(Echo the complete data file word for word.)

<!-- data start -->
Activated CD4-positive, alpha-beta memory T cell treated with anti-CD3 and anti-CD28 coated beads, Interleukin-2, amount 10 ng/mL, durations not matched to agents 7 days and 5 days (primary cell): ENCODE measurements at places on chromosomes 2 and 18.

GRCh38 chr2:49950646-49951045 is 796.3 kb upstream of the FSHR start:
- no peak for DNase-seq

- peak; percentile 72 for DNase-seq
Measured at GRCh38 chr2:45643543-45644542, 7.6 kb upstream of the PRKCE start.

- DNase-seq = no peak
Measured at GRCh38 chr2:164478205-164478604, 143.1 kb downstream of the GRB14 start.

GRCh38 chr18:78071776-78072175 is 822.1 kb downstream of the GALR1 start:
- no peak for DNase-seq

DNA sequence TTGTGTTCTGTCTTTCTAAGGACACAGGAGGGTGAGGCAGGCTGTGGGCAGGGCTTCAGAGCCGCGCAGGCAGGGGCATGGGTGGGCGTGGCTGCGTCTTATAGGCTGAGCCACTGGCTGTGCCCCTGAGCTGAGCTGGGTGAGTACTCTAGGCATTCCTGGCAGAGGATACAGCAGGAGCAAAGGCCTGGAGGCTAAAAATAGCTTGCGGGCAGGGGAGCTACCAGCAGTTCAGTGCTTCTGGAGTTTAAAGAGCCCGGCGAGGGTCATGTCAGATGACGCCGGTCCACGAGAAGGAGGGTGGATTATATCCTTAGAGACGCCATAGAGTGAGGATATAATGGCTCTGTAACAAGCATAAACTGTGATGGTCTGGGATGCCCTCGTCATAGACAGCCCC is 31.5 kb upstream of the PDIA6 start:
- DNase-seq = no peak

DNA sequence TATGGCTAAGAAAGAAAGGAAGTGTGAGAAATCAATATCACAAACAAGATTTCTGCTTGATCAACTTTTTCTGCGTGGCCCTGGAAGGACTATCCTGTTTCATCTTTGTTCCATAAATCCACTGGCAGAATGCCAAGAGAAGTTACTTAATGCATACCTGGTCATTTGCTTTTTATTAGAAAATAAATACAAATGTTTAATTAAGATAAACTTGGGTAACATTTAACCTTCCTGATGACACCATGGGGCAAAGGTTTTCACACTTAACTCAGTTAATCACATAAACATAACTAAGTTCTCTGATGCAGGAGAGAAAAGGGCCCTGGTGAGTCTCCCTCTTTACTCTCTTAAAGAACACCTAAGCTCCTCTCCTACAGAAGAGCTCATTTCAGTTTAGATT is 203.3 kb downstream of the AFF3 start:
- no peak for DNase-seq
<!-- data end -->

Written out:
Activated CD4-positive, alpha-beta memory T cell treated with anti-CD3 and anti-CD28 coated beads, Interleukin-2, amount 10 ng/mL, durations not matched to agents 7 days and 5 days (primary cell): ENCODE measurements at places on chromosomes 2 and 18.

GRCh38 chr2:49950646-49951045 is 796.3 kb upstream of the FSHR start:
- no peak for DNase-seq

- peak; percentile 72 for DNase-seq
Measured at GRCh38 chr2:45643543-45644542, 7.6 kb upstream of the PRKCE start.

- DNase-seq = no peak
Measured at GRCh38 chr2:164478205-164478604, 143.1 kb downstream of the GRB14 start.

GRCh38 chr18:78071776-78072175 is 822.1 kb downstream of the GALR1 start:
- no peak for DNase-seq

DNA sequence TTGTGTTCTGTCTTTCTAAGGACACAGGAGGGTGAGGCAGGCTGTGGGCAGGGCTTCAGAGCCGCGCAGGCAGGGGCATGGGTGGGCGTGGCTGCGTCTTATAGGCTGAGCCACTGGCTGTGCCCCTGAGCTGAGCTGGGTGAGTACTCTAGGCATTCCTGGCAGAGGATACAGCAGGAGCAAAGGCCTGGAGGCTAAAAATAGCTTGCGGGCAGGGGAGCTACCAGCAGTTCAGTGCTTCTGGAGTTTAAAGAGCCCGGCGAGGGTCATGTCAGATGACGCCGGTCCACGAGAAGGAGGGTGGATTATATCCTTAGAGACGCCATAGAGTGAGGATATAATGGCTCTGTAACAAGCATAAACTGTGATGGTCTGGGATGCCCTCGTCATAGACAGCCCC is 31.5 kb upstream of the PDIA6 start:
- DNase-seq = no peak

DNA sequence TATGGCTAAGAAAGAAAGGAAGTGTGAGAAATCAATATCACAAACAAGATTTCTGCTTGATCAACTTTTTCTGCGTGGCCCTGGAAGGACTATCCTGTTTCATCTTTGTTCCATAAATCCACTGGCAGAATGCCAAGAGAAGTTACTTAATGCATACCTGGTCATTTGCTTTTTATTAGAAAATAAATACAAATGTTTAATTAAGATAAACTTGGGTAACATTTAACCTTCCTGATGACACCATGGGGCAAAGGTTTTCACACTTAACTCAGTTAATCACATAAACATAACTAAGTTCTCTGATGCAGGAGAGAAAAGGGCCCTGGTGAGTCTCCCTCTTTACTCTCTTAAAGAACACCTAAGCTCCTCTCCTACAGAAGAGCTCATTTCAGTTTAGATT is 203.3 kb downstream of the AFF3 start:
- no peak for DNase-seq